What happened this weekend was that the misogyny I have seen in so many comments and articles over the years was acted out. The violent rage was acted out. The result was a terrible tragedy, the deaths of six people, the grief of their families, the horror of their friends. The result wasn’t a victimised man driven to kill by selfish women. The result wasn’t an American hero who ‘paid the ultimate sacrifice in the fight against feminazi ideology’. This was a misogynistic hate crime that led to six people dying.

It’s time to join the dots now. There is no evidence to tell us that these killings were related to mental illness. His parents have confirmed there was no diagnosis. Yet there are pages and pages of evidence to tell us that these killings were related to misogyny. So why are so many people so eager to pretend it has nothing to do with misogyny? Why are so many people desperate to point to any other reason for the killings – pointing at mental health, or the actions of symbolic women? Why are so many people determined to ignore or deny or brush off the misogynistic outpouring that preceded these murders?

It’s hard to admit misogyny. It’s hard to face up to the fact that some men hate women so deeply, and that so much of our culture allows, excuses and forgives that hatred and violence. It’s so much easier to turn away from the obvious misogyny, and place the blame firmly on women’s shoulders, to say we should be less precious about bodily autonomy and support male entitlement. Then nothing has to change. Then no one has to confront the misogyny.

But it’s not good enough. Because this was misogyny. And misogyny kills. Women not wanting to have sex with individual men has never killed anyone. No one has ever died from not having sex. Women’s right to bodily autonomy has never killed anyone. Some men believing women shouldn’t have that right – well, that’s killed plenty.

If we refuse to see this as a hate crime against women, if we refuse to explore how this was a hate crime against women, then we can do nothing to prevent it happening again. If we refuse to take misogyny seriously, if we refuse to look at patterns of male violence and male entitlement, then we can do nothing to stop the next murder, the next killing.

Rodger’s writings revealed a man who believed he was entitled to women’s bodies, a man who viewed women as lesser, a man who believed men should have control over women. The concentration camp fantasy, the view that women should not have control over their own sexuality and reproduction – it’s all there to read. As I say, I have read similar things from MRA men over the years. This, coupled with the celebration of him by MRA groups show that this is not an isolated ‘mad man’ fantasy. This is part of a pattern. I know from first-hand experience that Rodger was not alone in believing this about women. He is not alone in killing women because of a belief that women aren’t fully human and aren’t entitled to be treated as fully human.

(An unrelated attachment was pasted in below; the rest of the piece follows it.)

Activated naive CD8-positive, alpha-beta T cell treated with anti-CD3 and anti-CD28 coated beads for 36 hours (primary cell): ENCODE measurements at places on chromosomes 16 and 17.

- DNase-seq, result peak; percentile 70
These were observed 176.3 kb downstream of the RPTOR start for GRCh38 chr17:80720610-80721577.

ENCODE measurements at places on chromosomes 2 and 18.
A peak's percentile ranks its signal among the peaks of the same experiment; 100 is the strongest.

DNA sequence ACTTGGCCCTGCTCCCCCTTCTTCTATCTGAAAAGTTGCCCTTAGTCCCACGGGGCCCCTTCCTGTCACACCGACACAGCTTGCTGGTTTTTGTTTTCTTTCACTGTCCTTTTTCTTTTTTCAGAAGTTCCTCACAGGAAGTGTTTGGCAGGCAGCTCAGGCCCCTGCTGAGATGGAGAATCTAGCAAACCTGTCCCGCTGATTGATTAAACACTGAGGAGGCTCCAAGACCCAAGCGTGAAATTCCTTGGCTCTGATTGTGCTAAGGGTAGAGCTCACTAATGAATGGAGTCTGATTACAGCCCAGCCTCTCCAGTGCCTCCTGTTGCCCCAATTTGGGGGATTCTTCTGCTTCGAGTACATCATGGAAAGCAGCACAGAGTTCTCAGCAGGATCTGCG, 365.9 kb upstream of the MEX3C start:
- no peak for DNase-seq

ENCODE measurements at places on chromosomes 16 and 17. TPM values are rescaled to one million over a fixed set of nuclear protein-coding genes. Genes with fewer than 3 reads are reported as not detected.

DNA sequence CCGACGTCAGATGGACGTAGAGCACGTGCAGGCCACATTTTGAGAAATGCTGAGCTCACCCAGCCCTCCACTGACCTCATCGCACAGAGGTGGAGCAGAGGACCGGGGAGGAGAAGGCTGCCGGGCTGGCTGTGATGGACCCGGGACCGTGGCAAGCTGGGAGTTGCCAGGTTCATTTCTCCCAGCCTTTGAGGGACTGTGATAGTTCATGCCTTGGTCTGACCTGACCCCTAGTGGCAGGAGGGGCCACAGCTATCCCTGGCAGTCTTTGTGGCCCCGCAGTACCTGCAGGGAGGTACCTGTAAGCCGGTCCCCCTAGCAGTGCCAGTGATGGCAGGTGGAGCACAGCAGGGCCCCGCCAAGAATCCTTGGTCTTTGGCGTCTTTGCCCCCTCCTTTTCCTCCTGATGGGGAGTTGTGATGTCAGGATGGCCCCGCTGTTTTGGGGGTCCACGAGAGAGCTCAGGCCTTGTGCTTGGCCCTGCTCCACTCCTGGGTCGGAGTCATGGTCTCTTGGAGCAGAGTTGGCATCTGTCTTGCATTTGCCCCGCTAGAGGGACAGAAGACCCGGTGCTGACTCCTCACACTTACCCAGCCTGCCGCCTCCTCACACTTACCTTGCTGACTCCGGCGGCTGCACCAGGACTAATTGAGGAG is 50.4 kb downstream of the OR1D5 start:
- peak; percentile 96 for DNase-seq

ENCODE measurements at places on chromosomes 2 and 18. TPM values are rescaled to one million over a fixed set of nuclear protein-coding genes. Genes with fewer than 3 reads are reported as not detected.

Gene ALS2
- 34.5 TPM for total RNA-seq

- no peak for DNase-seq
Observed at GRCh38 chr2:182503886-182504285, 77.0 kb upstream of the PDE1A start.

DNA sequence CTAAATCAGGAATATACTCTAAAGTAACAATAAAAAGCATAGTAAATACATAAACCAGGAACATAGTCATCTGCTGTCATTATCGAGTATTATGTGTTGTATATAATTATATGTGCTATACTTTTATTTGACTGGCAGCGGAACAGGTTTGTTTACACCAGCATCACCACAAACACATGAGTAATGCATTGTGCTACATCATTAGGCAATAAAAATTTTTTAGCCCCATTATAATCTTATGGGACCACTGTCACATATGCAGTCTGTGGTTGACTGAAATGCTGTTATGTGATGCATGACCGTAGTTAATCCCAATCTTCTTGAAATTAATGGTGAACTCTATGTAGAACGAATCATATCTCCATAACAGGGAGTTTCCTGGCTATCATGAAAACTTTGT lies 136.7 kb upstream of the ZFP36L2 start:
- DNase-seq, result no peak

We need to call this killing what it is. If we don’t, it will happen again. As one tweeter said,

He was a great man, a hero for 1000s of betas. Next week there will be blood of feminists in the streets.’

You might tell me that this one tweet is the ranting of an ‘idiot’, a ‘mad man’ who shouldn’t be taken seriously. Yet that’s what they would have said last week about Rodger and his manifesto. Now six people are dead.

How many more women need to die before we stop talking about "isolated incidents" committed by "deranged" men? How many more? How many more before we stop trying to turn the blame on to women and instead start calling these crimes what they are - misogynistic hate crimes?

Thursday, 22 May 2014

The system doesn't care why you don't vote. That's why I voted today.

Yesterday I tweeted this image from @FeministPics (follow them, they’re awesome) 

and my timeline went whoop! Seriously, so many RTs. And, inevitably, so much backlash from people informing me that voting was a waste of time. After all, the Suffragettes weren’t fighting for a vote in the kind of Parliament we have today (yes they were!). Voting? What about the Arab Spring! (you mean, the revolutionary movement for democracy instead of dictatorships? Surely that’s about why voting matters?). Voting is a waste of time when they’re all the same, dontcha think? CaMORON and BLIAR – all in all voting won’t change anything, we need to overthrow the whole system and get rid of the current Parliamentary democracy and you know what? The best way to do that is to do…nothing. Nothing. Apparently.